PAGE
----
What happens to the family home is always a major issue for consideration in the financial settlement in a divorce. Will it be sold? Will the ownership of the property be transferred in to the sole name of one of the couple?
There are various different options available which your solicitor can advise you on.
Whether one of the couple remains living in the property post-divorce will depend on affordability and whether it is appropriate as part of the financial settlement in the divorce
In the majority of cases, if someone wishes to find out if they can afford to take on the family home or (if the family home is to be sold) run a new purchased property post-divorce, they will need to find out about their mortgage position.
I have had the opportunity of interviewing experienced mortgage expert and director at Crystal Clear Financial Services, Mike Brown, to ask him some important questions when approaching getting a mortgage.
Here is what he had to say….
What is a mortgage capacity assessment and what’s involved?
A ‘mortgage capacity assessment’ is an assessment of income, outgoings and liabilities to provide an indication of what mortgage amount could be achieved, both in terms of a mortgage amount and a monthly payment. The best place for any client to start with this is with a credit report as all details of commitments are on there and accurate, and then details of any income as an advisor conducting the mortgage capacity assessment can then determine which lenders will or will not use that source of income. If all the information is available, then on a straight forward case, an indicative figure could usually be provided in a couple of days, and for more complex cases, 3 to 4 days.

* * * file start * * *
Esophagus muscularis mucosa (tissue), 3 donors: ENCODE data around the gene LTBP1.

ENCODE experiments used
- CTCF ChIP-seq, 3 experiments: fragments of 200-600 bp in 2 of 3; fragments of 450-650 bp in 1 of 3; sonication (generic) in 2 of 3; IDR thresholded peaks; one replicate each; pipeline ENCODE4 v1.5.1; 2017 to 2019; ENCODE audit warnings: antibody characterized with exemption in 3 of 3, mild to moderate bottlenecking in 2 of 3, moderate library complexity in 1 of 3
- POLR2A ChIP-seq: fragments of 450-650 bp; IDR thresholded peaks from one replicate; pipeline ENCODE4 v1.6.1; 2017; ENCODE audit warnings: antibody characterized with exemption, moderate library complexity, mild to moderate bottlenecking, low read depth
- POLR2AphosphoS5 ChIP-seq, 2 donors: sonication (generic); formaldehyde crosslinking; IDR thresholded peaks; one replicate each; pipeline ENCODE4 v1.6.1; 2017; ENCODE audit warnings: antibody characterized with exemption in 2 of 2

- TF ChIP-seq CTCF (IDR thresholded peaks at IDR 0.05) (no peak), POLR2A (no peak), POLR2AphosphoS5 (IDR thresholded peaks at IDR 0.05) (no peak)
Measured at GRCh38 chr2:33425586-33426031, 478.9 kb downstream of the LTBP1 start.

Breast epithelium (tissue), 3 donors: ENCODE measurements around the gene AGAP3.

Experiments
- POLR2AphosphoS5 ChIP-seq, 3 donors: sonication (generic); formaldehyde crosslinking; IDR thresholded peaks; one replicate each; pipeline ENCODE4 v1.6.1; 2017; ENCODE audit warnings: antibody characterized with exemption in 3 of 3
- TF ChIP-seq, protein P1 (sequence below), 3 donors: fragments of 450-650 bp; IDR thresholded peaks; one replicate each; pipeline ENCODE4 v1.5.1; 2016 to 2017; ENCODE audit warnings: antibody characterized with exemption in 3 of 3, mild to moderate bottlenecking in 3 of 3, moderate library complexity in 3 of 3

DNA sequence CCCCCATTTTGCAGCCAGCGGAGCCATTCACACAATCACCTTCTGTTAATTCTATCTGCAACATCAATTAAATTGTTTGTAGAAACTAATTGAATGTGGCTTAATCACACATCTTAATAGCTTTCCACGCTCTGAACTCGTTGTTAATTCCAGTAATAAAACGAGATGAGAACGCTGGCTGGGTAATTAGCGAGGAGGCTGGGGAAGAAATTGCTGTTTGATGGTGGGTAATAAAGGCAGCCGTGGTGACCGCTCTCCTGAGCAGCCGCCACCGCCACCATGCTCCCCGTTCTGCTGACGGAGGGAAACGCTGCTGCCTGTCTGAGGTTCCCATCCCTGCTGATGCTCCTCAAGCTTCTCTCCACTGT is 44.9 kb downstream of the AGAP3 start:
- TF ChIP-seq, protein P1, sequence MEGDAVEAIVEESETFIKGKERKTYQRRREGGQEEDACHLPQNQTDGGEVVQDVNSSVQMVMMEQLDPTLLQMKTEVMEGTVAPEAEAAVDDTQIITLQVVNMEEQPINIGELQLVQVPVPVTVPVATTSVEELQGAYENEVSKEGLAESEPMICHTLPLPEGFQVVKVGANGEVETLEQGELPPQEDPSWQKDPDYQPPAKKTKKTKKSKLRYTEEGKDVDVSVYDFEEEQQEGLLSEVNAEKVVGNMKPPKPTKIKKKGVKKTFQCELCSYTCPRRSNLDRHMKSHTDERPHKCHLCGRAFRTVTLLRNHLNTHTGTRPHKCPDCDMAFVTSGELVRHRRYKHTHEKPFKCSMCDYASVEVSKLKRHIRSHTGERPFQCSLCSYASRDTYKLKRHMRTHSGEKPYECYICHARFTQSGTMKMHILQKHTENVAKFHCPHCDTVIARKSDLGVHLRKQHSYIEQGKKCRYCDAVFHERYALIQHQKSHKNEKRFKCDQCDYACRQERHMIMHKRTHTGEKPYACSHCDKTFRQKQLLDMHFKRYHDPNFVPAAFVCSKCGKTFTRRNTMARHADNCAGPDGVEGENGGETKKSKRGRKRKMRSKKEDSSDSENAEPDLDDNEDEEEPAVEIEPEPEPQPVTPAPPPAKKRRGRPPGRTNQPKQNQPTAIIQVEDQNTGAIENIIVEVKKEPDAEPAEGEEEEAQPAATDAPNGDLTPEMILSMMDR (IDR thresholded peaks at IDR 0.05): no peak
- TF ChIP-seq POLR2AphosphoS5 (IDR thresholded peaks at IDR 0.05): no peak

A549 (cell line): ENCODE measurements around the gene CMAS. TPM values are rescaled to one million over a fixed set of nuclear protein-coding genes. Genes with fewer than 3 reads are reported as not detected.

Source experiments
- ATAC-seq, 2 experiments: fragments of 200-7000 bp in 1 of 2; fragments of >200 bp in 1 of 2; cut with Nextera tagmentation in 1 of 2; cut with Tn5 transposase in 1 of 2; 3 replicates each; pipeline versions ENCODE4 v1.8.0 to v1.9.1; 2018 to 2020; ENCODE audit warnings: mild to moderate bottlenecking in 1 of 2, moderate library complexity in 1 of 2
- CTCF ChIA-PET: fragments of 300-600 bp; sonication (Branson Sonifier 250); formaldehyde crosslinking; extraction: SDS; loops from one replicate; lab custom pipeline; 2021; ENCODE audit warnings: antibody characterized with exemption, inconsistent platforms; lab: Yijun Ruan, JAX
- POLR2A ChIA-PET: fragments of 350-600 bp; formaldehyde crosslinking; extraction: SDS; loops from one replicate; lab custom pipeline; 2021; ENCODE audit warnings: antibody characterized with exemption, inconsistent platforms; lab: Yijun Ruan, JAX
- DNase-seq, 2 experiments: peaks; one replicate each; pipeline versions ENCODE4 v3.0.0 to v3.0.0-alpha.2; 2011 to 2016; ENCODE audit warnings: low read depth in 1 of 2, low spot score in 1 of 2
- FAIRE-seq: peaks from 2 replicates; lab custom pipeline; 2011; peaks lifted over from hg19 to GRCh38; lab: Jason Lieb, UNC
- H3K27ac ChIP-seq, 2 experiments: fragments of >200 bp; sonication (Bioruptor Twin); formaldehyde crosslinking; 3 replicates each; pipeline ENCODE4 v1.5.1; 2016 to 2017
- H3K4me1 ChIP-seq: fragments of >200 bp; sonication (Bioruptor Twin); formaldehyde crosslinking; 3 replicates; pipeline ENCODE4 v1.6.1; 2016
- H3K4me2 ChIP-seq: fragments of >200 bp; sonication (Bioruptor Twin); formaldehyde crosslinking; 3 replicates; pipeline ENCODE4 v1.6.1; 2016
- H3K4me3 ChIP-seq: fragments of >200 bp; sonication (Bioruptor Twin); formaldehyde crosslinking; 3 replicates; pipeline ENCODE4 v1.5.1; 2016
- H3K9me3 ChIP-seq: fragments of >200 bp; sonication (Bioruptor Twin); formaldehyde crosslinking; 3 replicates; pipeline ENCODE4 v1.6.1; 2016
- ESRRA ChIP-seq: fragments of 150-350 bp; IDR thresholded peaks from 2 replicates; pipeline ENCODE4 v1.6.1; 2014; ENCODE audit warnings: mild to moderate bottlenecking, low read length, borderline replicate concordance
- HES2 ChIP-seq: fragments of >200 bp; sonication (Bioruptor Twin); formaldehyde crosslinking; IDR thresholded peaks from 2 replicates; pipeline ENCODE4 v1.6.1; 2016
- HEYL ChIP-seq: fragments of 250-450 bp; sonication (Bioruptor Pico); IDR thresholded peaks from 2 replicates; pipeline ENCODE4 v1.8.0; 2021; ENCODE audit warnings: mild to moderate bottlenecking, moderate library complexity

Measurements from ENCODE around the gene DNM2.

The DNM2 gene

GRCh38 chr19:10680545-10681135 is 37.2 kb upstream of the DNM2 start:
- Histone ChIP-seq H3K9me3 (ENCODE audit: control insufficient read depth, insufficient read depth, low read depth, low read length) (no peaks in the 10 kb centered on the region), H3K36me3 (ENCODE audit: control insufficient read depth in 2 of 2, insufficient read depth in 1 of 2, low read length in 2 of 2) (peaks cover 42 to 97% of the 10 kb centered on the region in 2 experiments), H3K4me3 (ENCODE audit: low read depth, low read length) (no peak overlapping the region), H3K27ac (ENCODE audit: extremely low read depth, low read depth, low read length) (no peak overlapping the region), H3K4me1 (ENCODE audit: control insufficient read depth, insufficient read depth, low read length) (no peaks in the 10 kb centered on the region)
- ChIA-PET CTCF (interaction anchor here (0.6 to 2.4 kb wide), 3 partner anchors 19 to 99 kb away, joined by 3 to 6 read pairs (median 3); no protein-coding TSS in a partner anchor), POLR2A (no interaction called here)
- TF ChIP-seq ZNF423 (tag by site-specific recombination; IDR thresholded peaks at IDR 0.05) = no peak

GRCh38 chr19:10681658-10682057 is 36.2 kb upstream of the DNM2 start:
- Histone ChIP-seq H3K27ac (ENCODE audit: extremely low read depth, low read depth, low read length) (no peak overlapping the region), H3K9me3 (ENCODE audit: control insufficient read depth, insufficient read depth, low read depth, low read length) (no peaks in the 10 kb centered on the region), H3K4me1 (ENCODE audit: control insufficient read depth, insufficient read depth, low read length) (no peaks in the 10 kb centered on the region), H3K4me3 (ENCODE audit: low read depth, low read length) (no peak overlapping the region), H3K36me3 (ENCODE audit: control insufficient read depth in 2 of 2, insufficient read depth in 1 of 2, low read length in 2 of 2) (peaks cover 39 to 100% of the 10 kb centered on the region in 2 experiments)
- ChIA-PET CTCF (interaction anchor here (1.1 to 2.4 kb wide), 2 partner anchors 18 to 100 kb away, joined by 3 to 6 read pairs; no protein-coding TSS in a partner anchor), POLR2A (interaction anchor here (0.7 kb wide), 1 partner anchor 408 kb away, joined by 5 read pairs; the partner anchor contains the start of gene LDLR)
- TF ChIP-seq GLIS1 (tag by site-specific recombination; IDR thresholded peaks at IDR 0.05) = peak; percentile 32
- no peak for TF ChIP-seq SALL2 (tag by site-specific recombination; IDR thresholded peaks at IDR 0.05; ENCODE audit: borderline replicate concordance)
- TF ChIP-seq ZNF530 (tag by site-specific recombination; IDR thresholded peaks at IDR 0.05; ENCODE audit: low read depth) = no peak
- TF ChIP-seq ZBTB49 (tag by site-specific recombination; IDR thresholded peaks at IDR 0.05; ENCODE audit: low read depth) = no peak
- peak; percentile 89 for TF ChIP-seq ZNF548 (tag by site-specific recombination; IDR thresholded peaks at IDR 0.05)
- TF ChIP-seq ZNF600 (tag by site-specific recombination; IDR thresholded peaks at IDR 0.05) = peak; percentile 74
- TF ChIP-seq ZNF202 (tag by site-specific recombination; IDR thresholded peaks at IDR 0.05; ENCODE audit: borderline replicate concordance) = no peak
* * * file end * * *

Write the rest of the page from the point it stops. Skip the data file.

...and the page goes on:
What info do you need from the divorce client before/at the meeting?
Details of all forms of income, and future income, particularly when there are maintenance payments involved. An addition to this is to know how much is spousal maintenance and how much is child maintenance and the end dates for both elements. The other information needed would be a copy of the credit report which will show all liabilities in the client’s name, so a reasonably accurate assessment can be conducted. Experian and Equifax are the 2 most common ones, but there are some free ones, like Noddle.
What should the divorce client be considering?
The client should be considering whether their objective is feasible, so the main one that comes up is to stay in the marital home, so if that is the case, is the loan amount achievable and is the monthly payment manageable? We would help with that assessment to ensure clients are not overstretching themselves. Also, how long the client thinks they will remain in that property. The other thing to consider is that it would be great to have the mortgage on a full repayment basis, but again, that’s sometimes not possible at this time, but stability at home for children is more important, so there could be options for Interest Only, but it is worth considering at this stage how long that lasts and what the exit plan is and whether that plan is feasible too.
What top tip would you give to someone going through divorce who needs to consider their options re housing in the divorce settlement?
The top tip is to get started on the planning as soon as possible. That almost sounds too obvious, but sometimes re-positioning finances and in some cases just getting your head around the finances can be quite a challenge, so the longer you leave yourself to do this, the better!
To find out more about how Mike Brown could help you with any of your mortgage queries, get in touch with him here.
If you have found the tips in this blog useful then you’ll find lots more in my eBooks, which you can purchase and download today.
If you’d like to work with me 1:1, for help preparing for your divorce/or support during or after the divorce process, please get in touch to find out how I can help.
Why I became a divorce consultant.